Maschoff Brennan



USPTO Announces Second Round of Proposed AIA Rule Changes

August 31, 2015

By Mark Ford and Kristian Blomquist

On August 19, 2015, the USPTO announced a second round of proposed rule changes to proceedings under the America Invents Act (“AIA”) (e.g., Inter-Partes Reviews (“IPR”), Post Grant Reviews (“PGR”) and Covered Business Methods (“CBM”)). (The proposed rule changes can be found here: Federal Register). The USPTO conducted a “listening tour” in April and May to poll practitioners regarding their experiences with AIA proceedings and what can be improved.

The proposed changes are based on comments received during the tour and cover the following ten topics: (1) the claim construction standard, (2) motions to amend, (3) patent owner preliminary responses, (4) additional discovery; (5) additional discovery regarding secondary considerations of obviousness; (6) real party in interest challenges; (7) simultaneous proceedings relating to the same patent; (8) extensions to the statutory one-year period to issue a final decision; (9) oral hearings; and (10) general topics. Each of these topics is discussed individually and a table is provided that includes practitioner comments and whether the recommendations were Adopted, Adopted in Part, or Not Adopted by the USPTO in the proposed changes. Some comments were Already in Use, or Already in Progress by the USPTO.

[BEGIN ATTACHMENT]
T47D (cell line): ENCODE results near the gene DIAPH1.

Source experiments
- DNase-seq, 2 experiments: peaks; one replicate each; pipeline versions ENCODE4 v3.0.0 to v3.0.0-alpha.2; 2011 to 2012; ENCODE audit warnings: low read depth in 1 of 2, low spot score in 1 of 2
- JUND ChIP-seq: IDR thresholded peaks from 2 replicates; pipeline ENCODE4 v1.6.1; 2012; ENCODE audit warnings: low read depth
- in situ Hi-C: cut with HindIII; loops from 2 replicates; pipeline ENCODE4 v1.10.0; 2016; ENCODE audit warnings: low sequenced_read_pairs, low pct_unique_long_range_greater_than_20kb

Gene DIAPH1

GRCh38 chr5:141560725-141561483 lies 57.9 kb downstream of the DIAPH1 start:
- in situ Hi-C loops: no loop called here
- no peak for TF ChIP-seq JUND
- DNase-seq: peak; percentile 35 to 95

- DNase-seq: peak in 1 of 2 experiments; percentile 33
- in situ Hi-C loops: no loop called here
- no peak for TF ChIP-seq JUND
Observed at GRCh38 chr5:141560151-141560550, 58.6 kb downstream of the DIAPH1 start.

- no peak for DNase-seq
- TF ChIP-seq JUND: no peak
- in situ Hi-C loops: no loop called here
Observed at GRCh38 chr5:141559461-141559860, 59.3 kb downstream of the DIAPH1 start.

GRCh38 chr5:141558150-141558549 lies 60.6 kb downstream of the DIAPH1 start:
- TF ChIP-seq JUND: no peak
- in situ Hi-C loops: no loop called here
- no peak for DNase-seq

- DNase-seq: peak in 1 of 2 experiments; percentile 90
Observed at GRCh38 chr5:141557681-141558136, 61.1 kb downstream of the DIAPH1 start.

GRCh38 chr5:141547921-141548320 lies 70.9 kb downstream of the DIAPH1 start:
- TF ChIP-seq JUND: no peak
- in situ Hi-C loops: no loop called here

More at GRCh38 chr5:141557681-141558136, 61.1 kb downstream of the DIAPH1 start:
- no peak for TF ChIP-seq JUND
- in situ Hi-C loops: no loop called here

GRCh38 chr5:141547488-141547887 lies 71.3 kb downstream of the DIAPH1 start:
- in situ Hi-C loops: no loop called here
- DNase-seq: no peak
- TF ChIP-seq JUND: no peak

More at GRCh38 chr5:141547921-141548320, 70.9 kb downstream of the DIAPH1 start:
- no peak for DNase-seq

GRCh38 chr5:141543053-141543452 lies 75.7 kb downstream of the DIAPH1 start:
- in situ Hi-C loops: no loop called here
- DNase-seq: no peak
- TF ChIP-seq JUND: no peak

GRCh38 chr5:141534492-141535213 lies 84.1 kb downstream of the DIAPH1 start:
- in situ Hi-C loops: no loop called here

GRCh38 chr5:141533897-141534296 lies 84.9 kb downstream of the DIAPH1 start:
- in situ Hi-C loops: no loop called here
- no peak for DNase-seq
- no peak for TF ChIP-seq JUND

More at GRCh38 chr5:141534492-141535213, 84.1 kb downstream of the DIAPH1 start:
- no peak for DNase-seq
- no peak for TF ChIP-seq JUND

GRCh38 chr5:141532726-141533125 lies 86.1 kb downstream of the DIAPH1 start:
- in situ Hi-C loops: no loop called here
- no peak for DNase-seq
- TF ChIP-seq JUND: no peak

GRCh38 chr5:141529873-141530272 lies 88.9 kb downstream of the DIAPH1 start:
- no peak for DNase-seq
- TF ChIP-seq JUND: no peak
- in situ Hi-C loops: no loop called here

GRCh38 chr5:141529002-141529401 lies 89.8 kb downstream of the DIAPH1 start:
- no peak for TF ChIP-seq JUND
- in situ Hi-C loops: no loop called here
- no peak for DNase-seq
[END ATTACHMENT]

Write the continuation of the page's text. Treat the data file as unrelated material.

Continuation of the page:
(1) The Claim Construction Standard

Practitioner Comments USPTO Response
The PTAB should continue applying the broadest reasonable interpretation standard when construing terms of an unexpired patent in an IPR proceeding, PGR proceeding, or CBM proceeding. Adopted
The PTAB should change the claim construction standard to the standard set forth in Phillips v. AWH Corp. for some or all of the following circumstances: (a) Unexpired patents where the ability to amend claims is no longer present in the trial; (b) unexpired patents where the patent will expire prior to the final decision; (c) unexpired patents subject to a terminal disclaimer prior to final decision; and/or (d) unexpired patents when the parties to the trial have each filed claim construction briefings in another tribunal on terms at issue in the trial. Adopted in Part